A French Volunter


The fugitives’ situation was desperate. The city, largely Loyalist, was held by the British; friendly country lay far away. They had no proper clothes for midwinter and no food, and their boat was leaky. Nevertheless, they rowed out to lower New York Harbor; no doubt the tide was running out. They found there a strange ship at anchor, and took the desperate chance of hailing her. She was in fact a French parlementaire , which had come under a flag of truce to parley with the English. This business done, the ship was waiting for a wind to sail for Haiti. The runaways were taken aboard and hidden, for fear of a British search. When indeed a boarding party appeared, it took only a perfunctory look around, for the fugitives’ small boat had drifted back to New York on the returning tide and had stranded there; the hunt was centered in the city.

Thus Dubouchet got safely to Haiti. He then came down with fever, and was lodged with a kindly free mulatto woman who, he reported, made no indecent demands upon him, unlike most of her kind, “who assail especially young men newly arrived, not yet enervated by the climate and by excesses.”

After a long bout of illness he recovered and returned to France, arriving at the end of July, 1778. In Paris he called on Franklin, and found to his relief that the great man had received duplicates of the dispatches he had delivered to the sea. He was warmly received by John Adams and Richard Lee.

Although he felt entitled at least to a French colonelcy for his American exploits, he experienced the usual setbacks of the absentee, and was forced to settle for a captaincy. Family influences, however, worked to make him an aide-de-camp to Rochambeau, who was then preparing the great, expedition in aid of the American Revolutionary armies. Unexpectedly, Dubouchet found himself headed back to the United States.

After a stormy ninety-day crossing, Rochambeau’s forces arrived in Newport, Rhode Island, on July 11, 1780, and were joyfully received as liberators. Dubouchet was appointed aide-major-général, and because of his knowledge of English he became, in effect, liaison officer with the Americans, military and civilian. He enjoyed this association and helped to keep good relations with the inhabitants, as they testified with a Resolution of Thanks from the city on his departure.

After a full year in Newport the main French army moved out, in July, 1781, for the campaign that was to end at Yorktown. But Dubouchet was left behind, as chief of staff of the base detachment assigned to Newport. He was angry and humiliated at the slight. A fellow officer, M. de Laubardière, offered to buy his horses, saying that in the circumstances Dubouchet wouldn’t need them. Dubouchet took the words as irony or persiflage, and responded bitterly. Laubardière. considering himself insulted, asked satisfaction.

The two, with a certain M. de Mauduit serving as second to both contestants, walked to the outskirts of the city, and at the word of command fell upon each other with their swords. Laubardière received two slight wounds, while his thrust at Dubouchet “would have transfixed me, if his weapon had not been arrested by the collar-bone.” M. de Mauduit helped pull out the weapon, and then walked Dubouchet back to his billet, in the house of the worthy Captain Storey, at 265 Thames Street. “The great quantity of blood I lost in walking back made my wound the less dangerous,” wrote Dubouchet, subscribing to the thenaccepted medical theory of bloodletting. “Aided by a large cloak in which I was wrapped I bore myself so hardily that a number of people, asking me for orders, were surely far from imagining that I was wounded and covered with blood.” On reaching Captain Storey’s house, Mauduit hurried off to fetch the army surgeon.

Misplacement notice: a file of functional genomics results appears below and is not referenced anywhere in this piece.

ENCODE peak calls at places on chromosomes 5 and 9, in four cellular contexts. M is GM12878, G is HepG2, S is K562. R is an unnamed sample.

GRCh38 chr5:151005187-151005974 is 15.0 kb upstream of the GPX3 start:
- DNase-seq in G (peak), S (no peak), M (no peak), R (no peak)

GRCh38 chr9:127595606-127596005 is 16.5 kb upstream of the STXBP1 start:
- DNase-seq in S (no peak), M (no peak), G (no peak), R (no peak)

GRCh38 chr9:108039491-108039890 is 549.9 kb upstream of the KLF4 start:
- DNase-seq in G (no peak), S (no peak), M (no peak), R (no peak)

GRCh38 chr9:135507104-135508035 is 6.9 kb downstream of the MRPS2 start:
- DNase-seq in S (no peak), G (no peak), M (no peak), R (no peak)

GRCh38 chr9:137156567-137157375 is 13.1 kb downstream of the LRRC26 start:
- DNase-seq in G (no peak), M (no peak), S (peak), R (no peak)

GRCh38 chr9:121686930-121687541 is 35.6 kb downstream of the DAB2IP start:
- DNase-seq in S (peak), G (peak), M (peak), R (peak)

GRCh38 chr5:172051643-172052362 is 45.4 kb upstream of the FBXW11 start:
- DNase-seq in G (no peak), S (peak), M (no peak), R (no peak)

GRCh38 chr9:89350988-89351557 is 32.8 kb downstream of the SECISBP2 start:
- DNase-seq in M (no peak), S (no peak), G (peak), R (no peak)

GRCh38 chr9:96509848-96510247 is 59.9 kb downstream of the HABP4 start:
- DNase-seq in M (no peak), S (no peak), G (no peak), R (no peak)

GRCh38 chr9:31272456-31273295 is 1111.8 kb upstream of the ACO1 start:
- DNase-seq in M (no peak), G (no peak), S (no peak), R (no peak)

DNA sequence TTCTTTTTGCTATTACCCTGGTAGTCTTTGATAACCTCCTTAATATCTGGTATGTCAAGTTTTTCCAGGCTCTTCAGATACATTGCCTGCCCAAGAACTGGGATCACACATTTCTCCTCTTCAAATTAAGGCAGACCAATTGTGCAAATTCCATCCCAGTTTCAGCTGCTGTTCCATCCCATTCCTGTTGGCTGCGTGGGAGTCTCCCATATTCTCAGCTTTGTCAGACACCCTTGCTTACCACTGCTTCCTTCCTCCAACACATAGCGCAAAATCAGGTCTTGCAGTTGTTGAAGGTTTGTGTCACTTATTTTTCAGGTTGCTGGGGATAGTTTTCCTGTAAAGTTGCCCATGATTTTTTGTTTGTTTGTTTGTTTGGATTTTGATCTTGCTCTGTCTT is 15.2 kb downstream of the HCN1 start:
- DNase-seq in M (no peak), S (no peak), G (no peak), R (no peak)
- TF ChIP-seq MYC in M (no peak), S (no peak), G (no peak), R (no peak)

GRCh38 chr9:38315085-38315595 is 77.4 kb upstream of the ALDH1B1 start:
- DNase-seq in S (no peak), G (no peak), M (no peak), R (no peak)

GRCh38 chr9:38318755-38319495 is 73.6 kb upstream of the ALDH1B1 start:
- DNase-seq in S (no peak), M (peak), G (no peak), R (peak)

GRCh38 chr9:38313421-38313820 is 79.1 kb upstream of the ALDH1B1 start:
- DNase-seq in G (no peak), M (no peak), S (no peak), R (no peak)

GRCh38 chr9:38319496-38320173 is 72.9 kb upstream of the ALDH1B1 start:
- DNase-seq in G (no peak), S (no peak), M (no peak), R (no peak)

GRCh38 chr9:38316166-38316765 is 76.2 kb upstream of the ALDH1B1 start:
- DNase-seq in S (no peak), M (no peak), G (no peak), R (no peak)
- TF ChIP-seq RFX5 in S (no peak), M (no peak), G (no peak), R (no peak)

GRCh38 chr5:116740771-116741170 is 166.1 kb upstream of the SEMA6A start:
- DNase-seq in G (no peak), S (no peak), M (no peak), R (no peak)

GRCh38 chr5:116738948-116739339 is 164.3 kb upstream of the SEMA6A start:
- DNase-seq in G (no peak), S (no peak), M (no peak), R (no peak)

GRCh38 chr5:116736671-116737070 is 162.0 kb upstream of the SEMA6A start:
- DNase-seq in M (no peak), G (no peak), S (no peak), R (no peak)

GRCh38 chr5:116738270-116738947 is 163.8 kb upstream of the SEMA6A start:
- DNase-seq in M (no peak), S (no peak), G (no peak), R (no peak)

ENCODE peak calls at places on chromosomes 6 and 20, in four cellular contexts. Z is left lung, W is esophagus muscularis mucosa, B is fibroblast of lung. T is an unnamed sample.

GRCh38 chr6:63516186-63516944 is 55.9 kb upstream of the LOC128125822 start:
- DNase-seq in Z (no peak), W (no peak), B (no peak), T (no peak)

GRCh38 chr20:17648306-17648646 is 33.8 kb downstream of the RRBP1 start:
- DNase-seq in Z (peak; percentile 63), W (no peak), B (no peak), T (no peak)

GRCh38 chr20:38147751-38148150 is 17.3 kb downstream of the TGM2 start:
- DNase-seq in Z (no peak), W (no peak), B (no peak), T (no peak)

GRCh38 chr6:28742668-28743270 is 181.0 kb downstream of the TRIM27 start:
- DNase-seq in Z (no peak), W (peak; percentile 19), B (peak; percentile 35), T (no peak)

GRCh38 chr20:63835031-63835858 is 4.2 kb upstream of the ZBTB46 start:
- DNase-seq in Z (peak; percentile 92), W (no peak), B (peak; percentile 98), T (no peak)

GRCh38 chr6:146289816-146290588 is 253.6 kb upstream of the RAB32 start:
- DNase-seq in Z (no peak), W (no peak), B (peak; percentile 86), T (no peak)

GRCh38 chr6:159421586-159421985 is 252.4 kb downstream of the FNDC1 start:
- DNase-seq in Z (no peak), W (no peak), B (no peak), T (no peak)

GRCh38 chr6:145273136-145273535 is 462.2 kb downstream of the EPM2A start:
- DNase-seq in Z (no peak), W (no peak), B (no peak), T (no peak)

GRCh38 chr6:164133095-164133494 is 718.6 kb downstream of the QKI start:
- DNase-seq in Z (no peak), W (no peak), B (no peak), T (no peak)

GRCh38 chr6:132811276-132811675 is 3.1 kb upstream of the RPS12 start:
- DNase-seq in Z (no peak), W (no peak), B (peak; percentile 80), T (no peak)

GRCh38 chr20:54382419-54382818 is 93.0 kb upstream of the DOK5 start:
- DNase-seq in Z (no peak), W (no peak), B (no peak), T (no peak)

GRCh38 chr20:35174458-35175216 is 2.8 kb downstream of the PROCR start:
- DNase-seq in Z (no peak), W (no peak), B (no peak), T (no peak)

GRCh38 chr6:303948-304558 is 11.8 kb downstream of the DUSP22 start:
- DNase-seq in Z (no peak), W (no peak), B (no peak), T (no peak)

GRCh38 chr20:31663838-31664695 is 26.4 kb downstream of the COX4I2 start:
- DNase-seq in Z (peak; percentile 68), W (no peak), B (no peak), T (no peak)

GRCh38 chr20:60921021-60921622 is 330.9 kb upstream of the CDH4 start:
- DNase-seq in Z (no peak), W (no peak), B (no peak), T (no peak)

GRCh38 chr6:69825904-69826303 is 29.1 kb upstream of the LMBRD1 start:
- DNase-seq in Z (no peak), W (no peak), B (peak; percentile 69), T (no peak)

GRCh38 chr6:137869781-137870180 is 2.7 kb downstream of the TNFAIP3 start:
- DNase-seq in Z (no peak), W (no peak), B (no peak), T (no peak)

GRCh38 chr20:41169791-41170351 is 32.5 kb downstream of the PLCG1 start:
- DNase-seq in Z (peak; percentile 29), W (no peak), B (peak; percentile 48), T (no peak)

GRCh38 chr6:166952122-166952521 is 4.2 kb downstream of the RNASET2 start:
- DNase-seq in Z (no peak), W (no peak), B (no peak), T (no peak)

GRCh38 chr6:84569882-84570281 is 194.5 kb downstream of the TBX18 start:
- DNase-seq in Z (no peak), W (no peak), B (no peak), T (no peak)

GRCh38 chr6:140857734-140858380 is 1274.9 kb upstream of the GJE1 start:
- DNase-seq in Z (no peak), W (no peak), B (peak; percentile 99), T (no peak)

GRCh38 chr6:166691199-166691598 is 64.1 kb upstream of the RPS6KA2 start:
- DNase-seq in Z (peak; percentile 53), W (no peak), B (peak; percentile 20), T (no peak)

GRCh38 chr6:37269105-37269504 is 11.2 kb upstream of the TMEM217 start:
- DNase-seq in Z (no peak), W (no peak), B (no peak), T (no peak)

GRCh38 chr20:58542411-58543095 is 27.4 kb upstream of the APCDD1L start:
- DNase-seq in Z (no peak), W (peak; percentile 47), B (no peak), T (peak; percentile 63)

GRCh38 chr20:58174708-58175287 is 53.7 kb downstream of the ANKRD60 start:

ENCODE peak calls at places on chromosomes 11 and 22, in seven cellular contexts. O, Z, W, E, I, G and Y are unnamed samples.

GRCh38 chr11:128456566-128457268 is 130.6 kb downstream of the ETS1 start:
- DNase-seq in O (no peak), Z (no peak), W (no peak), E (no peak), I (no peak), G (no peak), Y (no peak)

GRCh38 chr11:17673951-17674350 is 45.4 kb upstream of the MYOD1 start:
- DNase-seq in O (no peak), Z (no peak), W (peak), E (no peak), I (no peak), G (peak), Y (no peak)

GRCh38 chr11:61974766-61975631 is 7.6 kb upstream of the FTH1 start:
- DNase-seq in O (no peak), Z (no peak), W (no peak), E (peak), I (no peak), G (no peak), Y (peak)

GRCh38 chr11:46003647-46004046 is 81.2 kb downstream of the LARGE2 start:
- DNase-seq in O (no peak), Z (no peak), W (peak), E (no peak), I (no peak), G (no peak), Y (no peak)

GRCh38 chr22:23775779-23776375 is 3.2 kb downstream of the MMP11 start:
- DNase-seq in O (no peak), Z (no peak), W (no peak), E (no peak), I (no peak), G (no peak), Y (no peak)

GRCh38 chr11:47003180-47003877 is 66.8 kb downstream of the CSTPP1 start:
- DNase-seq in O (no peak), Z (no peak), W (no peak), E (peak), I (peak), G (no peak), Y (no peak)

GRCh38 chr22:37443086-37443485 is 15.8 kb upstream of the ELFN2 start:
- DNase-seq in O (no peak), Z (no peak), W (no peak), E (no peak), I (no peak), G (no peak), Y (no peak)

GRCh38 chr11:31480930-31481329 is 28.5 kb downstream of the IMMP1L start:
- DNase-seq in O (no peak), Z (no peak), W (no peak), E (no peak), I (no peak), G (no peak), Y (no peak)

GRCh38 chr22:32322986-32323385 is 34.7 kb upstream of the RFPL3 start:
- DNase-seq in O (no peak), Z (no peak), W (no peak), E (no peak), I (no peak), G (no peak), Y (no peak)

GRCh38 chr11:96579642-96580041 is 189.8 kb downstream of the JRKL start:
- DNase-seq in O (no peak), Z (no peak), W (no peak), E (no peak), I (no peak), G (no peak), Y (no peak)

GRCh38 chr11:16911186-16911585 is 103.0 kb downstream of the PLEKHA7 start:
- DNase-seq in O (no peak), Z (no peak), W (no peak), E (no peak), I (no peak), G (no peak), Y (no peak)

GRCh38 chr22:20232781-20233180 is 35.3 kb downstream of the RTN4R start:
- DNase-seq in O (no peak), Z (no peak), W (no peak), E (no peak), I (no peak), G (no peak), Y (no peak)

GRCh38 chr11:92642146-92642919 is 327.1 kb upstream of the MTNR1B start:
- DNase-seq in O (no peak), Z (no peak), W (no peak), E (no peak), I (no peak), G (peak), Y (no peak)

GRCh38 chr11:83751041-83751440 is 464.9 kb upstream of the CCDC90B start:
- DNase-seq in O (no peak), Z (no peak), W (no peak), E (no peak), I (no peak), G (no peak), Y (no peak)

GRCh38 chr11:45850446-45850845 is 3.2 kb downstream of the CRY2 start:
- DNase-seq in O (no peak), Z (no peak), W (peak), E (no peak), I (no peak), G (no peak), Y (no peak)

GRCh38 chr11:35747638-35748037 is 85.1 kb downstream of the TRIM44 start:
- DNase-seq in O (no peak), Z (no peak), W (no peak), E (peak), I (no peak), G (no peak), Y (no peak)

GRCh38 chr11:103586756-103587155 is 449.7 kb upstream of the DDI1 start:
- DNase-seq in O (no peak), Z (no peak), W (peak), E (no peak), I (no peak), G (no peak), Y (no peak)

Dubouchet entered; the daughter of the house, Miss Betsy, asked him to take tea. “Being very impatient to reach my room, and not to prolong the conversation on the stair, I imprudently promised to do so.” In his room he did his best to staunch the flow of blood, and felt himself grow steadily weaker. “The young person, probably finding that I was too slow in keeping my promise, came to summon me, and entered at the moment when, without my cloak and bloody shirt, I was sponging my wound. This sight, so new, so unexpected to her, filled her with such terror that, with a scream, she fell back in a faint. Her screams and the noise of her fall immediately brought her father and mother from the ground floor. They found me trying to bring her back to consciousness by pouring water on her face. … But she did not respond, and her parents were ready to despair when my surgeon arrived, happily, to attend to her and to bring her out of her faint with strong cordials.” Dubouchet was put to bed and was bled (1) three times in twenty-four hours. Nevertheless he recovered in seventeen days, and made his peace with the convalescent M. de Laubardière.

In August, Dubouchet, with the Newport detachment, was ordered to join Rochambeau in Virginia. He was present at the Battle of Yorktown and at Cornwallis’ capitulation on October 19—four years, almost to the day, after Burgoyne’s surrender at Saratoga. Unfortunately Dubouchet gives us no piquant details to add to history’s store.